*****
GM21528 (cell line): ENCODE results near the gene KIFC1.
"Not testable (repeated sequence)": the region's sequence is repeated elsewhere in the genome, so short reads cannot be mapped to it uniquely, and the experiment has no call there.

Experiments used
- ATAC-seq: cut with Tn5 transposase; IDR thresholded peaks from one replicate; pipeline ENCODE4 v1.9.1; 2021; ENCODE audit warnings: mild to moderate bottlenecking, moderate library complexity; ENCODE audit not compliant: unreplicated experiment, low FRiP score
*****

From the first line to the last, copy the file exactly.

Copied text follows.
GM21528 (cell line): ENCODE results near the gene KIFC1.
"Not testable (repeated sequence)": the region's sequence is repeated elsewhere in the genome, so short reads cannot be mapped to it uniquely, and the experiment has no call there.

Experiments used
- ATAC-seq: cut with Tn5 transposase; IDR thresholded peaks from one replicate; pipeline ENCODE4 v1.9.1; 2021; ENCODE audit warnings: mild to moderate bottlenecking, moderate library complexity; ENCODE audit not compliant: unreplicated experiment, low FRiP score